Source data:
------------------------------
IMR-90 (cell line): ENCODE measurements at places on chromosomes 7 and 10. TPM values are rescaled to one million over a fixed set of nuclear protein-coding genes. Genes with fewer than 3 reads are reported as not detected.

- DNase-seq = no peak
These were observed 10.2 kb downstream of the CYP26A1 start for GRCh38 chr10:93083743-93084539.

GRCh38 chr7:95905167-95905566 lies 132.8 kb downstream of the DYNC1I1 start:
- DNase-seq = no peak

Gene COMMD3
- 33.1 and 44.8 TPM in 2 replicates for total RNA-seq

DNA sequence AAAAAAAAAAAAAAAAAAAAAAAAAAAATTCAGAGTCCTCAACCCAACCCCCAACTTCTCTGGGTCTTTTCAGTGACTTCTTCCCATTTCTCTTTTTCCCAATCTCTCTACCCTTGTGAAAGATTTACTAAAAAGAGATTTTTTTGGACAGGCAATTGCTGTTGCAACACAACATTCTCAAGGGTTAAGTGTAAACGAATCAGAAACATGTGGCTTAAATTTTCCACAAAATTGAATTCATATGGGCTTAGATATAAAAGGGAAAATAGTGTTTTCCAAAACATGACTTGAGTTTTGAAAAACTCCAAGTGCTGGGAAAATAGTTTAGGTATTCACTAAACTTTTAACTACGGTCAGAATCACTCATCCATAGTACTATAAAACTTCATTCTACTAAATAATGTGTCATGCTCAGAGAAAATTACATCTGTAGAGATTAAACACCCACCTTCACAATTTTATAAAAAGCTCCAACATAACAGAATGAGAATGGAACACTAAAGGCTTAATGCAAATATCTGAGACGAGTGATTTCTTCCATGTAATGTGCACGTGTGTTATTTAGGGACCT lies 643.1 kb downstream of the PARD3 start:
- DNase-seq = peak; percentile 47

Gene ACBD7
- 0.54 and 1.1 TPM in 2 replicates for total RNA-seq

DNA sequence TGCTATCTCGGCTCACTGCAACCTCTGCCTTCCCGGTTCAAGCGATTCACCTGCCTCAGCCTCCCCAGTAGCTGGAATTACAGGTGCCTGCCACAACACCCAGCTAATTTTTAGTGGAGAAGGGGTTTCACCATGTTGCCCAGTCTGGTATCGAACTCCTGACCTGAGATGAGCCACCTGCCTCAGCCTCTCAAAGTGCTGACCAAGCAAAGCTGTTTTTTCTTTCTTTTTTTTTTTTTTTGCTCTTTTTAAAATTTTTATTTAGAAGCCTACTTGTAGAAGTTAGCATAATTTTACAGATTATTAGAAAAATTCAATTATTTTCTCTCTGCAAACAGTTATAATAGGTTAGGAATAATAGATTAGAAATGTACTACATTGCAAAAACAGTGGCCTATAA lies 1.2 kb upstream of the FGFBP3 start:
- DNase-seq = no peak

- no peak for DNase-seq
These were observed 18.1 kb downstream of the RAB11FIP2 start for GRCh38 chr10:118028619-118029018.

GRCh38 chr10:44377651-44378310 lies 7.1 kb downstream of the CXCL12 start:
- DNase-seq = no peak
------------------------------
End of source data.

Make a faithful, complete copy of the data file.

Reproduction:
IMR-90 (cell line): ENCODE measurements at places on chromosomes 7 and 10. TPM values are rescaled to one million over a fixed set of nuclear protein-coding genes. Genes with fewer than 3 reads are reported as not detected.

- DNase-seq = no peak
These were observed 10.2 kb downstream of the CYP26A1 start for GRCh38 chr10:93083743-93084539.

GRCh38 chr7:95905167-95905566 lies 132.8 kb downstream of the DYNC1I1 start:
- DNase-seq = no peak

Gene COMMD3
- 33.1 and 44.8 TPM in 2 replicates for total RNA-seq

DNA sequence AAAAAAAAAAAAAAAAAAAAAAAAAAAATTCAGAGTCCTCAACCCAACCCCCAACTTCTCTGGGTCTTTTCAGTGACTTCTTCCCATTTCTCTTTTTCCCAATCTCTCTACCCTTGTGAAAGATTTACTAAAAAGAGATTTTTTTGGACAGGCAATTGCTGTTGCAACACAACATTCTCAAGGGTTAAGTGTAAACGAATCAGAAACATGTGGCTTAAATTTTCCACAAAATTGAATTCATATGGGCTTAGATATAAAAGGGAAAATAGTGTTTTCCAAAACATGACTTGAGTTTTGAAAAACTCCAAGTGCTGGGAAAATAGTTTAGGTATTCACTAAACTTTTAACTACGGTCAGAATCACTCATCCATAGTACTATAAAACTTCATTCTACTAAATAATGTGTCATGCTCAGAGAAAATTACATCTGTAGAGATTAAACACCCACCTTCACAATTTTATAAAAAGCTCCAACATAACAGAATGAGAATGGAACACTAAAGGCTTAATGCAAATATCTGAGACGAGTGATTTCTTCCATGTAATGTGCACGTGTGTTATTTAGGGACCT lies 643.1 kb downstream of the PARD3 start:
- DNase-seq = peak; percentile 47

Gene ACBD7
- 0.54 and 1.1 TPM in 2 replicates for total RNA-seq

DNA sequence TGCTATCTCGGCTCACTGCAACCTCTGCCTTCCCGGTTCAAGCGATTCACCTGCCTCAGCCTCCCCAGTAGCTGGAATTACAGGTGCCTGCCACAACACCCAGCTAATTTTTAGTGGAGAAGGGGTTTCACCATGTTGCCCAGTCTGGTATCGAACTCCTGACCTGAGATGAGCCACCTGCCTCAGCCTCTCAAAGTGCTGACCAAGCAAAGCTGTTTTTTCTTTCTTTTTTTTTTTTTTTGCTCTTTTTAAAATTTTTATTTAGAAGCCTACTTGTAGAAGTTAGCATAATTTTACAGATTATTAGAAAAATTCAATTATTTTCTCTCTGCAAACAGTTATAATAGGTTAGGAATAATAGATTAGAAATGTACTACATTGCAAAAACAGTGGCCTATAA lies 1.2 kb upstream of the FGFBP3 start:
- DNase-seq = no peak

- no peak for DNase-seq
These were observed 18.1 kb downstream of the RAB11FIP2 start for GRCh38 chr10:118028619-118029018.

GRCh38 chr10:44377651-44378310 lies 7.1 kb downstream of the CXCL12 start:
- DNase-seq = no peak